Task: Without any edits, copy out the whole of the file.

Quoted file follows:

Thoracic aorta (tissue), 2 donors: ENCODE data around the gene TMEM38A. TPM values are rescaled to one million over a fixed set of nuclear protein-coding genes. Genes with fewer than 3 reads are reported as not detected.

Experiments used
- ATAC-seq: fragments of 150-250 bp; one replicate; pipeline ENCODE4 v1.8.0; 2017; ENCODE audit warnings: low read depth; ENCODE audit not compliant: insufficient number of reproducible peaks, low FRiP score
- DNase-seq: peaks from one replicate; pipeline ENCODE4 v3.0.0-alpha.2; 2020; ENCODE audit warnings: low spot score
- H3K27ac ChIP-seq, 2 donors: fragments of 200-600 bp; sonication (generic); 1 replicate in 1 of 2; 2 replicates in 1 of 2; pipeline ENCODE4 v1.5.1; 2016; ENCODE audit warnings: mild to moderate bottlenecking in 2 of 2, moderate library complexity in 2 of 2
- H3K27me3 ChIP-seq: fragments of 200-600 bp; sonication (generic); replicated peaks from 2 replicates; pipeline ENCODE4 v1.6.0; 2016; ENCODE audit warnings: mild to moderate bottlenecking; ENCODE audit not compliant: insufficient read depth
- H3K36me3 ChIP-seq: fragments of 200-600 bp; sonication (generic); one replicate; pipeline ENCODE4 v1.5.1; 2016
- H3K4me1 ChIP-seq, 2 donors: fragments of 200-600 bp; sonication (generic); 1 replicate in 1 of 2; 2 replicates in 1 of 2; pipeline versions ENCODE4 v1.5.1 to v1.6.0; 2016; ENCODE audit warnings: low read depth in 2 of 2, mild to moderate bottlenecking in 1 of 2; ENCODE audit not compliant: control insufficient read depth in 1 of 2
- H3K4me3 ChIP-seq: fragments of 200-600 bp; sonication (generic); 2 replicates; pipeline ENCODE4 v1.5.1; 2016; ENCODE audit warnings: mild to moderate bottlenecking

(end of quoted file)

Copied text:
Thoracic aorta (tissue), 2 donors: ENCODE data around the gene TMEM38A. TPM values are rescaled to one million over a fixed set of nuclear protein-coding genes. Genes with fewer than 3 reads are reported as not detected.

Experiments used
- ATAC-seq: fragments of 150-250 bp; one replicate; pipeline ENCODE4 v1.8.0; 2017; ENCODE audit warnings: low read depth; ENCODE audit not compliant: insufficient number of reproducible peaks, low FRiP score
- DNase-seq: peaks from one replicate; pipeline ENCODE4 v3.0.0-alpha.2; 2020; ENCODE audit warnings: low spot score
- H3K27ac ChIP-seq, 2 donors: fragments of 200-600 bp; sonication (generic); 1 replicate in 1 of 2; 2 replicates in 1 of 2; pipeline ENCODE4 v1.5.1; 2016; ENCODE audit warnings: mild to moderate bottlenecking in 2 of 2, moderate library complexity in 2 of 2
- H3K27me3 ChIP-seq: fragments of 200-600 bp; sonication (generic); replicated peaks from 2 replicates; pipeline ENCODE4 v1.6.0; 2016; ENCODE audit warnings: mild to moderate bottlenecking; ENCODE audit not compliant: insufficient read depth
- H3K36me3 ChIP-seq: fragments of 200-600 bp; sonication (generic); one replicate; pipeline ENCODE4 v1.5.1; 2016
- H3K4me1 ChIP-seq, 2 donors: fragments of 200-600 bp; sonication (generic); 1 replicate in 1 of 2; 2 replicates in 1 of 2; pipeline versions ENCODE4 v1.5.1 to v1.6.0; 2016; ENCODE audit warnings: low read depth in 2 of 2, mild to moderate bottlenecking in 1 of 2; ENCODE audit not compliant: control insufficient read depth in 1 of 2
- H3K4me3 ChIP-seq: fragments of 200-600 bp; sonication (generic); 2 replicates; pipeline ENCODE4 v1.5.1; 2016; ENCODE audit warnings: mild to moderate bottlenecking